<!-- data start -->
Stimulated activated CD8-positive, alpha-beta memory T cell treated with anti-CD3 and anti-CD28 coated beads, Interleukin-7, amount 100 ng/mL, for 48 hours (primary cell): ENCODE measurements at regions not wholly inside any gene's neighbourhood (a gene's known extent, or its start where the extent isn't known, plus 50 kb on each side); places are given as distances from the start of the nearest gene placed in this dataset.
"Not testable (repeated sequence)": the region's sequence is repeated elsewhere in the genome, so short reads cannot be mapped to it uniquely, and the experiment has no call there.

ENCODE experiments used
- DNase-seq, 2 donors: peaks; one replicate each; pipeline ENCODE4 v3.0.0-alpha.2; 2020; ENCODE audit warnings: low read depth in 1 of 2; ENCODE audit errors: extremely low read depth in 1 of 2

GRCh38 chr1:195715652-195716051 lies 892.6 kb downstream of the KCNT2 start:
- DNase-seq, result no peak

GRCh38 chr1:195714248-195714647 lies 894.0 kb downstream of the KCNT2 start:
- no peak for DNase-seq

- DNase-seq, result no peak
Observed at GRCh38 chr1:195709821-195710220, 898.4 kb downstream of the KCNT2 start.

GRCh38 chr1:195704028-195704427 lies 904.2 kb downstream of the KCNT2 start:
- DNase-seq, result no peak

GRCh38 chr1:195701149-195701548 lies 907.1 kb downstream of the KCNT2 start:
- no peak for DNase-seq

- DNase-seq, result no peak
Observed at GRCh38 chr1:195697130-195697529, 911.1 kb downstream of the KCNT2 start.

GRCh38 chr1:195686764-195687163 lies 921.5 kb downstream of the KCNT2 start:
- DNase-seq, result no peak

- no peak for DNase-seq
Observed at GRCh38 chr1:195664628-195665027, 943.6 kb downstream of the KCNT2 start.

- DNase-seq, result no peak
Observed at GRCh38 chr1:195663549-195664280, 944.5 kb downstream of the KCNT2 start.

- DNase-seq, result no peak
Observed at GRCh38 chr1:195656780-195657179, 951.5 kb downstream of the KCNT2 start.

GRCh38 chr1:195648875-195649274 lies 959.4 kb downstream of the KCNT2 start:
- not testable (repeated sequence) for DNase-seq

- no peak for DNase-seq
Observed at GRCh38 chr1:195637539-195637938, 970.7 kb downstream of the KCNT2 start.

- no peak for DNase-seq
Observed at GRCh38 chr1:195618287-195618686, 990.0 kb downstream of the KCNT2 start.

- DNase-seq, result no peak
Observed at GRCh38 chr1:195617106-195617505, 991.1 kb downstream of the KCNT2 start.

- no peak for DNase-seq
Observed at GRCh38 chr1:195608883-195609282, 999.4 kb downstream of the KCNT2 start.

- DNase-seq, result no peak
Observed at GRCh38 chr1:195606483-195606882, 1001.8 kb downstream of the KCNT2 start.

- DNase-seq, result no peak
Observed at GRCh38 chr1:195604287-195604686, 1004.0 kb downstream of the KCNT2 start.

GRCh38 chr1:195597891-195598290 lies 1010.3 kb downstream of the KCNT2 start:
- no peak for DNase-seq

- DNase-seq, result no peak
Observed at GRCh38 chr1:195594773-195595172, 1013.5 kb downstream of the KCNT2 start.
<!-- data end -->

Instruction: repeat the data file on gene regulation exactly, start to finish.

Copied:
Stimulated activated CD8-positive, alpha-beta memory T cell treated with anti-CD3 and anti-CD28 coated beads, Interleukin-7, amount 100 ng/mL, for 48 hours (primary cell): ENCODE measurements at regions not wholly inside any gene's neighbourhood (a gene's known extent, or its start where the extent isn't known, plus 50 kb on each side); places are given as distances from the start of the nearest gene placed in this dataset.
"Not testable (repeated sequence)": the region's sequence is repeated elsewhere in the genome, so short reads cannot be mapped to it uniquely, and the experiment has no call there.

ENCODE experiments used
- DNase-seq, 2 donors: peaks; one replicate each; pipeline ENCODE4 v3.0.0-alpha.2; 2020; ENCODE audit warnings: low read depth in 1 of 2; ENCODE audit errors: extremely low read depth in 1 of 2

GRCh38 chr1:195715652-195716051 lies 892.6 kb downstream of the KCNT2 start:
- DNase-seq, result no peak

GRCh38 chr1:195714248-195714647 lies 894.0 kb downstream of the KCNT2 start:
- no peak for DNase-seq

- DNase-seq, result no peak
Observed at GRCh38 chr1:195709821-195710220, 898.4 kb downstream of the KCNT2 start.

GRCh38 chr1:195704028-195704427 lies 904.2 kb downstream of the KCNT2 start:
- DNase-seq, result no peak

GRCh38 chr1:195701149-195701548 lies 907.1 kb downstream of the KCNT2 start:
- no peak for DNase-seq

- DNase-seq, result no peak
Observed at GRCh38 chr1:195697130-195697529, 911.1 kb downstream of the KCNT2 start.

GRCh38 chr1:195686764-195687163 lies 921.5 kb downstream of the KCNT2 start:
- DNase-seq, result no peak

- no peak for DNase-seq
Observed at GRCh38 chr1:195664628-195665027, 943.6 kb downstream of the KCNT2 start.

- DNase-seq, result no peak
Observed at GRCh38 chr1:195663549-195664280, 944.5 kb downstream of the KCNT2 start.

- DNase-seq, result no peak
Observed at GRCh38 chr1:195656780-195657179, 951.5 kb downstream of the KCNT2 start.

GRCh38 chr1:195648875-195649274 lies 959.4 kb downstream of the KCNT2 start:
- not testable (repeated sequence) for DNase-seq

- no peak for DNase-seq
Observed at GRCh38 chr1:195637539-195637938, 970.7 kb downstream of the KCNT2 start.

- no peak for DNase-seq
Observed at GRCh38 chr1:195618287-195618686, 990.0 kb downstream of the KCNT2 start.

- DNase-seq, result no peak
Observed at GRCh38 chr1:195617106-195617505, 991.1 kb downstream of the KCNT2 start.

- no peak for DNase-seq
Observed at GRCh38 chr1:195608883-195609282, 999.4 kb downstream of the KCNT2 start.

- DNase-seq, result no peak
Observed at GRCh38 chr1:195606483-195606882, 1001.8 kb downstream of the KCNT2 start.

- DNase-seq, result no peak
Observed at GRCh38 chr1:195604287-195604686, 1004.0 kb downstream of the KCNT2 start.

GRCh38 chr1:195597891-195598290 lies 1010.3 kb downstream of the KCNT2 start:
- no peak for DNase-seq

- DNase-seq, result no peak
Observed at GRCh38 chr1:195594773-195595172, 1013.5 kb downstream of the KCNT2 start.